Medicinal CBD for migraines
In ancient India (2500 BC), cannabis was a major element in religious and medicinal practices. Texts that survived from this time suggest that cannabis’ psychoactive properties were significantly recognised and doctors used it as a treatment for many medical issues, including migraines and headaches. More recently, a growing body of research suggests that medicinal CBD may help to relieve pain, with a focus on neurological pain linked with many illnesses and conditions. Various research has been able to link medical cannabis to the alleviation of pain, nausea and inflammation which are all key aspects of migraine episodes whilst also exhibiting little to no side effects.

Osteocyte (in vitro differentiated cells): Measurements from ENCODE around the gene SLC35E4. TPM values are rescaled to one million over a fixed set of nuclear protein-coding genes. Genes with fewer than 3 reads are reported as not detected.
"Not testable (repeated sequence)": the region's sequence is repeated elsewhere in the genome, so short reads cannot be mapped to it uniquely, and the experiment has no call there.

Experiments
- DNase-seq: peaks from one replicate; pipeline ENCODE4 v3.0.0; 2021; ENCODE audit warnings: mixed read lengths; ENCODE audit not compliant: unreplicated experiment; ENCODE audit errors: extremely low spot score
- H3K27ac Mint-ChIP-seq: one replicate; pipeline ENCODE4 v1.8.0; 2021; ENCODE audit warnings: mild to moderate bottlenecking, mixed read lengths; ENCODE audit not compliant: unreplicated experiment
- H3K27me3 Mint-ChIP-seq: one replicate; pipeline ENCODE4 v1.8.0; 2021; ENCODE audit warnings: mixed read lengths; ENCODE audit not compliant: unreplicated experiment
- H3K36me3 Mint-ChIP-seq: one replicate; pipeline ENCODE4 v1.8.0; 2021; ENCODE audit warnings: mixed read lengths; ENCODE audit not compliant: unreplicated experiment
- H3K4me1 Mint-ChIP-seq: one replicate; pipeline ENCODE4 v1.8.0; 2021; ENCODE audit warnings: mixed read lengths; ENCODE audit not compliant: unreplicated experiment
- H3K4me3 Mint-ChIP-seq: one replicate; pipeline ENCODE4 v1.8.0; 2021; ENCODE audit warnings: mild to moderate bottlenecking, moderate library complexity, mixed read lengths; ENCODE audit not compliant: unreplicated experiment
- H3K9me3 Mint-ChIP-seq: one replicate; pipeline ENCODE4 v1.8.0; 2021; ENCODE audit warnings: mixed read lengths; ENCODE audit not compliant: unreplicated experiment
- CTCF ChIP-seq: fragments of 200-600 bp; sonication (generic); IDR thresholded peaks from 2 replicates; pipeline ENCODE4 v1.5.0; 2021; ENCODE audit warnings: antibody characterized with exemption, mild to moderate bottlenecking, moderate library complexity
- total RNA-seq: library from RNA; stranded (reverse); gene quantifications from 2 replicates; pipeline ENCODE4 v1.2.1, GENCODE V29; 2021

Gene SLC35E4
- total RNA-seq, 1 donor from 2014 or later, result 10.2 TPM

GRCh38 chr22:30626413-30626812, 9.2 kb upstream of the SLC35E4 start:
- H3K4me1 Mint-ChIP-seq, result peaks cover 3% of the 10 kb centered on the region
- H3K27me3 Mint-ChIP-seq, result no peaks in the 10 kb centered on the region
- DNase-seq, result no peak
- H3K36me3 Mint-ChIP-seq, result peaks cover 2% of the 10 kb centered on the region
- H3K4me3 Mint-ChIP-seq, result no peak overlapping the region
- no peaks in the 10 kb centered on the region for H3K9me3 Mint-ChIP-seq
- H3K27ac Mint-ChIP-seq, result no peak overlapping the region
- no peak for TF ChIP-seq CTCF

A study published by NCBI explored the Emerging Role of (Endo)Cannabinoids in Migraine by examining and summarizing recent discoveries and contemporary hypotheses in regards to ‘cannabinoids in controlling trigeminal nociceptive system underlying migraine pain.’ The study examined existing research material drawn from standard searches of the PubMed/National Libray of Medicine database, influential sources of current medical literature and past review articles. The articles selected for examination were based on historical, clinical or preclinical relevance to cannabinoids as a treatment for headaches. Through the examination of this various research, the study found that medicinal CBD is certainly a promising treatment for a broad range of migraine symptoms. This is due to cannabinoids having ‘anticonvulsive, analgesic, antiemetic, and anti-inflammatory effects’ and the abundance of CB1 receptors in the brain that respond to cannabinoids and are linked to migraines.